I’m aware that that sentence may lose my non-British readers, but it was followed by raucous laughter, as we ate our brunches in a Leeds café.
As identity was emerging as a theme of conversation, I asked specifically whether she is a comedian who nurses, or a nurse who does comedy.
I am both – it changes depending on my mindset. Comedy relieves the stress of nursing and gives me the chance to say things I can’t say as nurse.
It varies with mood. Like a lot of comedians, I get imposter syndrome.
I can hide behind nursing to some extent because at least I’ll always have that. Whereas if comedy is not going so well, I can say that I’m a nurse that just does comedy.
But then nursing is a part of my comedy persona.
And class raises its head again. As a working class woman there is no fall-back if comedy doesn’t work out, and so Maxine has to have a ‘proper’ job, which doesn’t always sit well with the PR managed world of comedy.
There is still a lot of stigma about doing comedy and having a day job and the whole idea. I was told early on not to tell the audience that you have a day job because then they lose the image of that, them seeing you as a comedian. And I disagree. I think it’s relevant. It’s interesting for me when you see a comedian on stage and I want to see them talk about something different, and original and relevant for them. I think it’s much better that I do comedy about the context, about the job I’m doing.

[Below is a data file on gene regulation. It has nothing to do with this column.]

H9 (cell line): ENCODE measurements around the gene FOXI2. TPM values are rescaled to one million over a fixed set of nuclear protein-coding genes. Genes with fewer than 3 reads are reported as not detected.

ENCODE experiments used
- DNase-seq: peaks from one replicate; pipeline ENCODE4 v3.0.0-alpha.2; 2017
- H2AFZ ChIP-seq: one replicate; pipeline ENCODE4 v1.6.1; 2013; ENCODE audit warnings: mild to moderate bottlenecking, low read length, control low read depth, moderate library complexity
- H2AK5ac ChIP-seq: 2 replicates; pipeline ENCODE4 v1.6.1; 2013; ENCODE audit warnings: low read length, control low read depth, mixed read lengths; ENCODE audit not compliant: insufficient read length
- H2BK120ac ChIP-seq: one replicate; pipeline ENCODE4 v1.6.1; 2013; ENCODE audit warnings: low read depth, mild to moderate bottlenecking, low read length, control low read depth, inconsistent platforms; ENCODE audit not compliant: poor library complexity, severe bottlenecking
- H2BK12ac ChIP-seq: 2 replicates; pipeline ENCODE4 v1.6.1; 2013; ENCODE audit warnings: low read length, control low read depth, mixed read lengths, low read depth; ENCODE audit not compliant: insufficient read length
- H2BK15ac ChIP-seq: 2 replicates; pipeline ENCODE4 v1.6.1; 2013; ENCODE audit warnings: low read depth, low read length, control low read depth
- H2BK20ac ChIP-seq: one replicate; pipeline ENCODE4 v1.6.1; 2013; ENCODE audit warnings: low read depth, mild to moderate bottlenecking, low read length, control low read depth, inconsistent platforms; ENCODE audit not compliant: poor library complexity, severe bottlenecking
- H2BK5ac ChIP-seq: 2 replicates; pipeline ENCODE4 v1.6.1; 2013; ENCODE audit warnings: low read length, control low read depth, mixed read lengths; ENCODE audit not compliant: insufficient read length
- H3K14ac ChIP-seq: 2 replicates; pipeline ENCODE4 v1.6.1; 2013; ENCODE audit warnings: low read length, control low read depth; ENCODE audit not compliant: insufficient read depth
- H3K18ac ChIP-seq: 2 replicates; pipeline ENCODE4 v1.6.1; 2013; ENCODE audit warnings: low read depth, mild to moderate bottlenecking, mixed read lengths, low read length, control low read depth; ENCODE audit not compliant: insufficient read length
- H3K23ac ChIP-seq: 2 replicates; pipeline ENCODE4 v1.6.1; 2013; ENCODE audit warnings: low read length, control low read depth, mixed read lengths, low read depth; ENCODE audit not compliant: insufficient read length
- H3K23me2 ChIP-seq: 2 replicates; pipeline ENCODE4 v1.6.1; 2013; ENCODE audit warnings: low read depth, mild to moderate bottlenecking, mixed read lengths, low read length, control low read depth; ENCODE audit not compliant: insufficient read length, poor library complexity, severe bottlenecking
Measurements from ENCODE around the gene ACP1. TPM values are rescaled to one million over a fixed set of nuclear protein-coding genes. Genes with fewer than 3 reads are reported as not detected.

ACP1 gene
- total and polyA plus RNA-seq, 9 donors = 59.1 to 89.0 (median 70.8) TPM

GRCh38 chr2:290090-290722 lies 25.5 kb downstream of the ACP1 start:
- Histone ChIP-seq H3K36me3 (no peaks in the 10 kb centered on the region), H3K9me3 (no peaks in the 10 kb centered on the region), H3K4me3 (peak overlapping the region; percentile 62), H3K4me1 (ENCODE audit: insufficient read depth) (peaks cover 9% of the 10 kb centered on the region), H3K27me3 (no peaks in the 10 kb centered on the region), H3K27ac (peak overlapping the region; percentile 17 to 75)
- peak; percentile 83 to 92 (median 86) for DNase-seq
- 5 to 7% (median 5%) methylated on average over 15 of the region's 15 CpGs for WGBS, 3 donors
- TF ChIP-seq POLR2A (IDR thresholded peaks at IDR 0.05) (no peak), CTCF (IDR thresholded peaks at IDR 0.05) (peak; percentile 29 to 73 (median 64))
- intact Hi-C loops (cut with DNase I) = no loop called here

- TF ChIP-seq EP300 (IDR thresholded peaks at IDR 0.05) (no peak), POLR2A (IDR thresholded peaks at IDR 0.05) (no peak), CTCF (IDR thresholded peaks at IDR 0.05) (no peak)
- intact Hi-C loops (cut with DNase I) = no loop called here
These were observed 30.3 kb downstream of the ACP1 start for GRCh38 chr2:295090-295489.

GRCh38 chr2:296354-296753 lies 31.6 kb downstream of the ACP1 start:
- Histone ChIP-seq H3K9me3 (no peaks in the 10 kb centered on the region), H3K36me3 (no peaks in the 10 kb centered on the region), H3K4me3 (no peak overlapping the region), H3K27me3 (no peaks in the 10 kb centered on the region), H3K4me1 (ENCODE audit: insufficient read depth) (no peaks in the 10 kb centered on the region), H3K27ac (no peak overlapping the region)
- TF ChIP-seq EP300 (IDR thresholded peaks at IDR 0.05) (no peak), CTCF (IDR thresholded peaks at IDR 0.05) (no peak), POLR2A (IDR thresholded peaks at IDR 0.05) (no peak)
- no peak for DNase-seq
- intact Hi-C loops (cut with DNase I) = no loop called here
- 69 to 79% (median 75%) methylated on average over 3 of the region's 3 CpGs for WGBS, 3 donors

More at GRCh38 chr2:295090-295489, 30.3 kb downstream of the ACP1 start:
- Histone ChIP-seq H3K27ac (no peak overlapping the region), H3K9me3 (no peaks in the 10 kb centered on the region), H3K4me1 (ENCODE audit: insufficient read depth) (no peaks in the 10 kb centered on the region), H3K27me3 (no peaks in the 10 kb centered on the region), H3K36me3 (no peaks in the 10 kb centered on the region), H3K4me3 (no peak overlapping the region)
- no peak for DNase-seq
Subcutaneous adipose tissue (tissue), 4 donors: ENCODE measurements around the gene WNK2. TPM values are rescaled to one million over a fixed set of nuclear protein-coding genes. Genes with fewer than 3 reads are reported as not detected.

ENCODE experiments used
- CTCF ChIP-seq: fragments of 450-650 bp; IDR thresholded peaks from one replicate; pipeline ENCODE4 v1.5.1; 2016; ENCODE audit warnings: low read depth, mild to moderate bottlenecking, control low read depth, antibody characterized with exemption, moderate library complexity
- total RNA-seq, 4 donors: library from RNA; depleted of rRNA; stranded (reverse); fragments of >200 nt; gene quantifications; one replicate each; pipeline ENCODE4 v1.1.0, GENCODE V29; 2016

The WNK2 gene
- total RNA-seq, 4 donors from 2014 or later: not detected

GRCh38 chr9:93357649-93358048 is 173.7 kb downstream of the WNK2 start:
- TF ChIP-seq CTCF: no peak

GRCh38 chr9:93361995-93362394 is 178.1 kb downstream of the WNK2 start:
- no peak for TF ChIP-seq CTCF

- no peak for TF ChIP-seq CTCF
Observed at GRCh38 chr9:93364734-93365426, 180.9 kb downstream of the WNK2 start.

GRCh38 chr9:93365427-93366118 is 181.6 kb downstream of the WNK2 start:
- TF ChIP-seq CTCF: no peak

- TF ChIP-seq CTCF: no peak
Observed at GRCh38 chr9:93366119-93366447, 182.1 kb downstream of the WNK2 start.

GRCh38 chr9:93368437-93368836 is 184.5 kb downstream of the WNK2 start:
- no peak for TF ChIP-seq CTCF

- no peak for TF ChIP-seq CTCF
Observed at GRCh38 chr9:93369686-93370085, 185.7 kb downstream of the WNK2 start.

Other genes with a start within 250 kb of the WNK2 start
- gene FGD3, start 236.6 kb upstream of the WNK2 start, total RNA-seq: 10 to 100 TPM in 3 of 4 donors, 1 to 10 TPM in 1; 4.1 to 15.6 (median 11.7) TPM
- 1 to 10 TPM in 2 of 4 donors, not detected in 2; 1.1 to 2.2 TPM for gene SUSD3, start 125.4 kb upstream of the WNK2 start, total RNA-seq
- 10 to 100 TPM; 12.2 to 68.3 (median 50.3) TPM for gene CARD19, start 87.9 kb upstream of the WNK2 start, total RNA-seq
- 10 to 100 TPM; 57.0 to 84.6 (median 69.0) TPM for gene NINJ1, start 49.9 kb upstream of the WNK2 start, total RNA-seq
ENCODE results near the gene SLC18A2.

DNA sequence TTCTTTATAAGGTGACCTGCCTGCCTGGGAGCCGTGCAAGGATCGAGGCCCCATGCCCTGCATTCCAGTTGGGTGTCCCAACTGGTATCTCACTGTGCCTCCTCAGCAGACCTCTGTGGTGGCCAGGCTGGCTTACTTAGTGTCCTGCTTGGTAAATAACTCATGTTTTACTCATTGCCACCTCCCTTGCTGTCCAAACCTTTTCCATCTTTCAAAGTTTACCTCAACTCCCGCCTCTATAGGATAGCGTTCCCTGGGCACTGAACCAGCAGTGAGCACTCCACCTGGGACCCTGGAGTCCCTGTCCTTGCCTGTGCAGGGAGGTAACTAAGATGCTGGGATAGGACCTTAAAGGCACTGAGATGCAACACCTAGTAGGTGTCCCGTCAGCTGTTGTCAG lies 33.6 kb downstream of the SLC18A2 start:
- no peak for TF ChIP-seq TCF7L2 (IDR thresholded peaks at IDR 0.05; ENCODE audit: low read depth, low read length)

She jokes about the bundle of contradictions she is.
When I first started nursing, I had this overwhelming sense I wanted to help people, a duty. But comedy it is more of a duty to myself. Nursing is altruistic, but comedy is possibly one of the most selfish, narcissistic things you can possibly do.
But I couldn’t let this lie, because earlier this year, Maxine premiered her one-woman show – The Nearly Wed. The Nearly Wed is an autobiographical show about living through and leaving an abusive relationship. To put that story out there is hardly a narcissistic act. It is courageous. It is about social justice. It is about saying there is life for survivors after abuse.
It started with a narcissistic intent. I felt a lot of shame about it and I wanted to talk about that, a toxic relationship, his drugs and alcohol abuse and my own poor mental health.
As Maxine talks about the show, it is hard to ignore my own background as a researcher of domestic abuse. What I am hearing is trauma. Trauma that is both past, and still very much in the present.